Danielle Weissman has always been athletic. She has played a lot of sports and danced a lot of dance — modern, jazz, ballet. But with hooping she has found her calling.
"It was the first thing that clicked with me," she said.
Yes, hooping. It, of course, goes beyond the hooping you did when you were 7 and then promptly left your hoop in the garage to be run over by the family car. Weissman, a 22-year-old lifelong Baltimorean who lives in Hampden was introduced to the frenetic, captivating and still somewhat underground world of hoop dancing in late 2008 and has since performed at area bars, clubs, parks and museums, and has taught a hooping class.
"The community that surrounds hooping is really my scene and it's a form of exercise that really allows me to find my flow," said Weissman. "And lets me play with fun blinky lights and fire."
Weissman put down her hoop long enough to chat with b about where she loves to hoop in the city, loving"Workaholics"and more.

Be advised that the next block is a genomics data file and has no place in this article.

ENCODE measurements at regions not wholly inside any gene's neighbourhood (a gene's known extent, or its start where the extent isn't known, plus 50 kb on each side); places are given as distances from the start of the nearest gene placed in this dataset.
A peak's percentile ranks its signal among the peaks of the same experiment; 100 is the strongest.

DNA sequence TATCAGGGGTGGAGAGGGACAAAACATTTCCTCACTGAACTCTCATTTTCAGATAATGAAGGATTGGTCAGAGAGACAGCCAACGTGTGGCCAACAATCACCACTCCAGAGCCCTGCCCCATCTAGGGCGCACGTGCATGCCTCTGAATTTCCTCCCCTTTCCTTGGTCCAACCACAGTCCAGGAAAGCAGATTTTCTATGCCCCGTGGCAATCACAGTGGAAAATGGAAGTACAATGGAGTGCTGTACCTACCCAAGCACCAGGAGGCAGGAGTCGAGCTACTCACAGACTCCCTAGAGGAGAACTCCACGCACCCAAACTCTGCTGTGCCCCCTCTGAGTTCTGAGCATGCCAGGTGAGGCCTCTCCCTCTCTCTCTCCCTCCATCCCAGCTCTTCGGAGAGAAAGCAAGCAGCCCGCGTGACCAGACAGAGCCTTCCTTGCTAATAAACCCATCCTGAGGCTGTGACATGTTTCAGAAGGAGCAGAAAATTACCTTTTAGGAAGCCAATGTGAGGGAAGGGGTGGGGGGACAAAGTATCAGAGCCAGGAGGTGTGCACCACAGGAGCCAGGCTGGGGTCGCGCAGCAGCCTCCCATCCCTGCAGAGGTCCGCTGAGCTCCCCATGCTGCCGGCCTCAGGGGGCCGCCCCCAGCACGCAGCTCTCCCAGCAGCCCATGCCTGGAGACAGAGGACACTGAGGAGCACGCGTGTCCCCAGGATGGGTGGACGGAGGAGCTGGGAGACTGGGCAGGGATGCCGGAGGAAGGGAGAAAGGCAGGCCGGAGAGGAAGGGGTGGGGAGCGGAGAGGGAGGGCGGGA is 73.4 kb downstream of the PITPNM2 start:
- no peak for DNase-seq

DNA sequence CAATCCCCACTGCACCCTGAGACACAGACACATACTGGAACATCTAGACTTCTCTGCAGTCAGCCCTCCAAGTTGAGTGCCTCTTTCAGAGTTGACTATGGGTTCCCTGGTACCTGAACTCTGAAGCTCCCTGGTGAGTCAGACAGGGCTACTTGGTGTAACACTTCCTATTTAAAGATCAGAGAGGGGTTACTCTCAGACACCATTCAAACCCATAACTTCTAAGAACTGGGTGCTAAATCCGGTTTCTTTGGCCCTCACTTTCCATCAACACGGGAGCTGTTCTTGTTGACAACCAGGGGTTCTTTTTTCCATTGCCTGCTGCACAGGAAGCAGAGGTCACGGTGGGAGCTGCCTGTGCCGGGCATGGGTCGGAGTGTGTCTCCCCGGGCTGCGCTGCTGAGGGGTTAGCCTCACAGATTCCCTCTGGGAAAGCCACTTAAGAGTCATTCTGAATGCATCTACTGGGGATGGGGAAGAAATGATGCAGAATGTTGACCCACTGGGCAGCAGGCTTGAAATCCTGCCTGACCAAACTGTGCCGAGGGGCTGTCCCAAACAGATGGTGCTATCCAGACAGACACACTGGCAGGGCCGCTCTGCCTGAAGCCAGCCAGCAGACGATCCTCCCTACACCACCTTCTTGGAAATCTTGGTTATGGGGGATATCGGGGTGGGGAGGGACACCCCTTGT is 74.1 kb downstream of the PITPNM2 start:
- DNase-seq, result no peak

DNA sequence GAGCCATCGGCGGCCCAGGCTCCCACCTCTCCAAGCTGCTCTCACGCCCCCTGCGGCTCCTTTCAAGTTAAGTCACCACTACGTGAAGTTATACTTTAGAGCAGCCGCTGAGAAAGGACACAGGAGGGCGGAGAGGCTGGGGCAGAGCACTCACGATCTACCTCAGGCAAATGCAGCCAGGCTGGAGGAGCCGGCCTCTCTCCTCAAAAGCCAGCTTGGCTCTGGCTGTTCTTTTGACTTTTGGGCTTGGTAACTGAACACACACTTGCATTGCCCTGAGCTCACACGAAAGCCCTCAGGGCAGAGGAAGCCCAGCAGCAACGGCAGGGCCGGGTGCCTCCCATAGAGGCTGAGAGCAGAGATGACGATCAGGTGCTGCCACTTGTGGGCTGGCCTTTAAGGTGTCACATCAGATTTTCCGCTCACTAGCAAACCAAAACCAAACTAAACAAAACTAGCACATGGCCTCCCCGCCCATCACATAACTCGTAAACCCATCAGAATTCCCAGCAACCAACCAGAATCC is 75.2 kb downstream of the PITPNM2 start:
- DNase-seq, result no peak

Worst pet peeve? People who wont make eye contact or smile at others in public.
What's on your iPod? More or less everything Chopin toWu-Tang Clan.
What song are you hating/loving right now? Loving: "Possum Kingdom," by the Toadies. Hating: that annoying "Shots, Shots, Shots" song.
Favorite place to hoop? Wyman Park. Really great spot with chill people, chill dogs and chill beers.
Met anyone interesting while hooping? I have met so many people through hooping. This summer, I hooped across the country with my brother. We went on an Cross-country road trip to Portland, Ore., and I can't tell you how many people approached me because of my hooping. Hooping makes you a lot of friends, real fast. It brings people together. When people see a hoop, they instantly want to try it.